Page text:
Moon clinches early lead for DP’s nomination

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Moon clinches early lead for DP’s nomination


Moon Jae-in, former chairman of the Democratic Party, raises his hand to react to supporters in a gymnasium in Gwangju on Monday after he won a majority of the votes in the party’s first primary, which was held in its stronghold of Jeolla. [YONHAP]

GWANGJU ─ Democratic Party frontrunner Moon Jae-in handily won the party’s first primary Monday with 60.2 percent of votes, bringing him a step closer to becoming the nominee in the May 9 presidential election.

Moon won 142,343 votes from both Democratic Party (DP) members and those without DP membership in Gwangju and the two Jeolla provinces, boosting his chances of winning the DP nomination amid rising prospects that liberals will reclaim the Blue House it surrendered to conservatives in 2007 and failed to recapture thereafter.

For this year’s four primaries, the DP is allowing non-party members to partake in the process as long as they register to vote beforehand.

South Chungcheong Governor An Hee-jung came in a distant second with 20 percent of votes, 47,215, a disappointing outcome for the 52-year-old contender who hoped for an upset victory in the first primary.

Seongnam Mayor Lee Jae-myung inched behind An with 19.4 percent of votes, or 45,846. Goyang Mayor Choi Sung came in fourth with a scant 0.4 percent, or 954 votes.

The final tally was a combination of three exercises: March 22 voting by both DP members and non-party members at voting booths in the Jeolla region, a telephone survey of the two groups on Saturday and Sunday, and Monday voting by DP delegates at the Kwangju Women’s Universiad Stadium in Gwangju. The delegates are senior members of the party.

Moon’s overwhelming victory in the Jeolla region is a huge boost to his presidential prospects with the early presidential election only 43 days away.

For Governor An, who was hoping to narrow the gap with Moon, the Monday outcome was definitely bad news.

Adding to An’s trouble is his narrow lead of Mayor Lee, whose support was only 0.6 percent lower.

The mood at the stadium, packed with 7,000 people, was upbeat and cheerful throughout the five-hour event - a reflection of the hope for a change of power from conservatives to liberals for the first time in 10 years.

Supporters dressed in different colors depending on their favored candidate: blue for Moon, orange for Lee and yellow for An. They chanted their names in ways that felt like a K-pop concert, not a political event.

The three contenders considered the Gwangju primary the most important to win because of the political significance the city maintains for the liberals.

Home to the 1980 democratic uprising against the Chun Doo Hwan military government, Gwangju and the Jeolla region - which is referred to as Honam in Korean - has been a traditional power base for the DP, though the party suffered a stunning humiliation in Jeolla in last year’s general election as voters turned to People’s Party candidates. Many believed the DP had taken their votes for granted for decades.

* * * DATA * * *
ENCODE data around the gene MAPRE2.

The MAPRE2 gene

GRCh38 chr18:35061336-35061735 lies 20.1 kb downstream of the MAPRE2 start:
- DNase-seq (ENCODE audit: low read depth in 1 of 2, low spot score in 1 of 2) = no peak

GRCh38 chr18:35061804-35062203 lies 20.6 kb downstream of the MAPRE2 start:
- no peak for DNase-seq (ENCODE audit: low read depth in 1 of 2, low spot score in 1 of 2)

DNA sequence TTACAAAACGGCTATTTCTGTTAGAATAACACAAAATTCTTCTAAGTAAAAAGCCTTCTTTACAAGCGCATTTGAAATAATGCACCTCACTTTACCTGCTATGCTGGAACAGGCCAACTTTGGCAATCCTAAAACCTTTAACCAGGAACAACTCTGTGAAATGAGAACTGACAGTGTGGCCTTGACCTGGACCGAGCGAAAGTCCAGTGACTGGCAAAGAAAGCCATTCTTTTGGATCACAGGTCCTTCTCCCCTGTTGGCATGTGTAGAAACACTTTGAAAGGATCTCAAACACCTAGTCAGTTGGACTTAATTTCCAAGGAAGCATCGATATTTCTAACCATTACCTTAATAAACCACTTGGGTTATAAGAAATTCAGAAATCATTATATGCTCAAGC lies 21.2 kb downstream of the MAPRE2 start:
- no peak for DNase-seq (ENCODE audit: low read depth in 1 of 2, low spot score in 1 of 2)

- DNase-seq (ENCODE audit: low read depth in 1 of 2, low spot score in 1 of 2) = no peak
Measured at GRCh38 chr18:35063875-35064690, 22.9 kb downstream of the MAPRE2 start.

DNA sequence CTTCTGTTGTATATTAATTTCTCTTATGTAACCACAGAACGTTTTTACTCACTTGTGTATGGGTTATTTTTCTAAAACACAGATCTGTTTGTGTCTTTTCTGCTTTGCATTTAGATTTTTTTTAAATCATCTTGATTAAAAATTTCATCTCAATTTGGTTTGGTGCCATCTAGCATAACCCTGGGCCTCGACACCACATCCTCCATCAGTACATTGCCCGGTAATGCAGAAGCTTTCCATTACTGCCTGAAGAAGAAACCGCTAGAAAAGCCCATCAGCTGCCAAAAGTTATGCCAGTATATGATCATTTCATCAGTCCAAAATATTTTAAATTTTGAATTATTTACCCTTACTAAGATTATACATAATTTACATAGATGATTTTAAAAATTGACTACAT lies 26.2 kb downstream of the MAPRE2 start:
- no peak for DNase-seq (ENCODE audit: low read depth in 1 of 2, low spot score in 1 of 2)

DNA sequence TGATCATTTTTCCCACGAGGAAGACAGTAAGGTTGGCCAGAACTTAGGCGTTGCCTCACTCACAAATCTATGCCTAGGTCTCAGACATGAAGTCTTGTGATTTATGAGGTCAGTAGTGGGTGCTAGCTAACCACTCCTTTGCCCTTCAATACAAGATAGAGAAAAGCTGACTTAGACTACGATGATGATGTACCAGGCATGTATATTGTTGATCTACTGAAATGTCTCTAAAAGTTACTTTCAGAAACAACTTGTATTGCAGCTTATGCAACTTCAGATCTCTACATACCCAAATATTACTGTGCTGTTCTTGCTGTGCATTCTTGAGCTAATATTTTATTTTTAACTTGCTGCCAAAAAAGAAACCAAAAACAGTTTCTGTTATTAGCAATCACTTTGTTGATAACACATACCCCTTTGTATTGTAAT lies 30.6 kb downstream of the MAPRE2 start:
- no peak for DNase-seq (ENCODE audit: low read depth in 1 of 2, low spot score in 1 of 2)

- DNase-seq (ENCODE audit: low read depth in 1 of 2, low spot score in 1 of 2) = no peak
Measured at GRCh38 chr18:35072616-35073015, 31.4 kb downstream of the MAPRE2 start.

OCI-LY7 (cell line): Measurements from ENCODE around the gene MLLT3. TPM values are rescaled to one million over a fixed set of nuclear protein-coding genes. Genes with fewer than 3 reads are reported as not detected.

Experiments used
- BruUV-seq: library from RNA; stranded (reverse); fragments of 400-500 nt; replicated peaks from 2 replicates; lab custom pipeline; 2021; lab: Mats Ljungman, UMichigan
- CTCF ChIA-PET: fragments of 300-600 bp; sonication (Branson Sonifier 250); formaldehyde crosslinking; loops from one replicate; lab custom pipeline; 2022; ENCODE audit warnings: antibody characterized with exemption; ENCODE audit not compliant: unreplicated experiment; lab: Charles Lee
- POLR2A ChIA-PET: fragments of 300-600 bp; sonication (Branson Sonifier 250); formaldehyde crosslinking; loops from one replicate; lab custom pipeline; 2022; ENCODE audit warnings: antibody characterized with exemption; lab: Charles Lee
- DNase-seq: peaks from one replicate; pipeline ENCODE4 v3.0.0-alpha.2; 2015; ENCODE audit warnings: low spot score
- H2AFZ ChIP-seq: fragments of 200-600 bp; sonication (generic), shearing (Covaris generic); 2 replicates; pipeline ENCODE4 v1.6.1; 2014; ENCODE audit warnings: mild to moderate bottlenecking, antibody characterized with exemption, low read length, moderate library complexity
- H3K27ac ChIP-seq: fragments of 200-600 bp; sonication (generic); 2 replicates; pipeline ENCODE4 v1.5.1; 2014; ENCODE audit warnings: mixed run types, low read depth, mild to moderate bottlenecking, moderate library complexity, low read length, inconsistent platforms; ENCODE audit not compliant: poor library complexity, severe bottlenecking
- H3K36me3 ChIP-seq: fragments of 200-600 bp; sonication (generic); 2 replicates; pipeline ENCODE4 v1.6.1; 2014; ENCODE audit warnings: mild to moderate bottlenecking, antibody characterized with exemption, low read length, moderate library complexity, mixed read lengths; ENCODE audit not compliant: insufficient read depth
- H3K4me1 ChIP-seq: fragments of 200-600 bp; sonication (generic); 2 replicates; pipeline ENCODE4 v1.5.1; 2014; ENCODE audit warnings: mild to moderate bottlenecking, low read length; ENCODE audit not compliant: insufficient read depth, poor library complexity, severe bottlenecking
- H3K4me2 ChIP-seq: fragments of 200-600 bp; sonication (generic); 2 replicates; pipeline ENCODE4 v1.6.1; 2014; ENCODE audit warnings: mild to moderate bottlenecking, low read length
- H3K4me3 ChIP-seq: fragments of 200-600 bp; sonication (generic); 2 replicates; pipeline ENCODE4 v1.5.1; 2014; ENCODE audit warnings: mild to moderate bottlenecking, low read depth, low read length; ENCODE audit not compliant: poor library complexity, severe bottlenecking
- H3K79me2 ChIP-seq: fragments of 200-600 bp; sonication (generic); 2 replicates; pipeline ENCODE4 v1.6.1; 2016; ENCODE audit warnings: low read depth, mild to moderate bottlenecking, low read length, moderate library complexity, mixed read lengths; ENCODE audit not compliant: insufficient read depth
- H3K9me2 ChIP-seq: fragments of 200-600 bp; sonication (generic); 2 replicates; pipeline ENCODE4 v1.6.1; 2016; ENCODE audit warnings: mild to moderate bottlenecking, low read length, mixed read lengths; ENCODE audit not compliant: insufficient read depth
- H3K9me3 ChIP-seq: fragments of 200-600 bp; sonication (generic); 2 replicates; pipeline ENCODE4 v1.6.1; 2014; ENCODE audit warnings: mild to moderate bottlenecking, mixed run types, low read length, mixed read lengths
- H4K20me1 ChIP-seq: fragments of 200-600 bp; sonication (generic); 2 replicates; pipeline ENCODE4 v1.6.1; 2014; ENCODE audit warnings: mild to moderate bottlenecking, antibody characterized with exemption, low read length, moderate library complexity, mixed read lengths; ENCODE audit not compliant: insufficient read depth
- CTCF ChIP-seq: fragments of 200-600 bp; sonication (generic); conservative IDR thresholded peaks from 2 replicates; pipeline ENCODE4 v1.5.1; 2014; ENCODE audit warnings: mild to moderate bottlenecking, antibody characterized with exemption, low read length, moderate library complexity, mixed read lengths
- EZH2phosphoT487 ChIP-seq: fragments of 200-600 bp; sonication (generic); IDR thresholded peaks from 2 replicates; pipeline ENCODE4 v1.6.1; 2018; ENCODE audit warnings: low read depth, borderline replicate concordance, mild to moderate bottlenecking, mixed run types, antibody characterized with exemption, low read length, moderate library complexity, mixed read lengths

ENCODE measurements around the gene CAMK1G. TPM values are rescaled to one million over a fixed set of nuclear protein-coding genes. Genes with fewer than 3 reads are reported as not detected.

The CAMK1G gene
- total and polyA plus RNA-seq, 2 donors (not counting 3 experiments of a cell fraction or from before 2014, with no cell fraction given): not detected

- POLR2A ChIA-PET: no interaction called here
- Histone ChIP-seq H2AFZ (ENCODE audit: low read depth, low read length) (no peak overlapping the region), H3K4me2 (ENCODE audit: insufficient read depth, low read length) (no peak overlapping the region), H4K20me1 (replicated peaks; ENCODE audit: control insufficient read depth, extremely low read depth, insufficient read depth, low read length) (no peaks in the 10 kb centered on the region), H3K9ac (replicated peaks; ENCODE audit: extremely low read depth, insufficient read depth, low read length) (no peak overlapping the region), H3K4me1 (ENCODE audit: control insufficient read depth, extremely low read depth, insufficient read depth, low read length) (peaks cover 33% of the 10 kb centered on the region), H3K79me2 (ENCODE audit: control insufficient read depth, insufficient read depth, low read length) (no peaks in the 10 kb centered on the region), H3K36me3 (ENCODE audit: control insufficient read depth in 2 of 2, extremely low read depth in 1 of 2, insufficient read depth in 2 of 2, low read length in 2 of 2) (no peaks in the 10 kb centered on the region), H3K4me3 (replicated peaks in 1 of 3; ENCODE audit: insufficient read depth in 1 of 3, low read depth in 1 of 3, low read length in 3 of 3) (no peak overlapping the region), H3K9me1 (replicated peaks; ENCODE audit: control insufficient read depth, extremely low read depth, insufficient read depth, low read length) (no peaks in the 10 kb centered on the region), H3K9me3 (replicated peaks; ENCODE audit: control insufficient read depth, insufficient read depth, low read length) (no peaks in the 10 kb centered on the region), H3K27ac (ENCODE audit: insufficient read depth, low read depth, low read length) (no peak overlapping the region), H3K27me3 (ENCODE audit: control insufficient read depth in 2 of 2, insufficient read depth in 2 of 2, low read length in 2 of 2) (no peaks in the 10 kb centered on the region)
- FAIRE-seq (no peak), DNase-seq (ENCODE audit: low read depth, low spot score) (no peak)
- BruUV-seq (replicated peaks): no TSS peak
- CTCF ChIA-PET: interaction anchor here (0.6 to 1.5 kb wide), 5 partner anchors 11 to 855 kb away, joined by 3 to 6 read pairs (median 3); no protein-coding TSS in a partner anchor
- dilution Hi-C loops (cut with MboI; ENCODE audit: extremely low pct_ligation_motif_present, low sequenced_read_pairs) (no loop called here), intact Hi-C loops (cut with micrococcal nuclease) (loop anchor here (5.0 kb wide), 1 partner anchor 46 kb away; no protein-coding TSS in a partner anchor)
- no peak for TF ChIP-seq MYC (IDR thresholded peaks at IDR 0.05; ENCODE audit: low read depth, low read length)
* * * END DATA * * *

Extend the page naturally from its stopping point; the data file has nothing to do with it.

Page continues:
To emphasize the importance of the Gwangju primary, political analysts point to candidate Roh Moo-hyun’s upset victory in Gwangju against Rhee In-je in March 2002, a surprise that paved the way for Roh’s clinching of the party nomination and the presidency nine months later.

Moon and An each emphasized their connections to the region and the high regard they had for its people. Moon, who received over 90 percent of votes from the Jeolla region in the 2012 presidential race - which he lost to former President Park Geun-hye - promised in his speech that he would “enshrine” the spirit of the May 18 struggle for democracy in the Constitution. The Gwangju uprising began on May 18, 1980.

“I will enshrine the spirit of the May uprising in the new Constitution and bring stern punishment to those who seek to smear the May 18 uprising,” proclaimed the former human rights lawyer. He said he would consider the Jeolla region to be the most important regional partner in his administration if elected.

To appeal to Gwangju-based DP delegates, governor An remarked in his address that it was the Chun military government’s 1980 massacre against the Gwangju people that made him “determined to walk on the path of a revolutionary.” It led to his arrest at the age of 18, he said.

With the Gwangju primary won by Moon, the DP is now moving on with its second primary in the Chungcheong region scheduled for Wednesday in Daejeon. The country’s largest political party was conducting telephone surveys of both party members and non-party members on Monday and Tuesday.

The DP will tally votes from March 22 in the Chungcheong region, telephone surveys for both Chungcheong-based DP and non-DP members and votes from DP delegates at the Daejeon primary on Wednesday.

After Wednesday’s primary, the DP will hold a third in the Gyeongsang region in Busan Friday. The fourth primary is scheduled for Monday in Seoul for Gangwon and Gyeonggi provinces and Seoul.

If none of the DP’s three main contenders wins a majority in the April 3 primary, the DP will move onto a run-off election in which the top two candidates compete. The run-off election is scheduled for April 8. The venue has yet to be decided.

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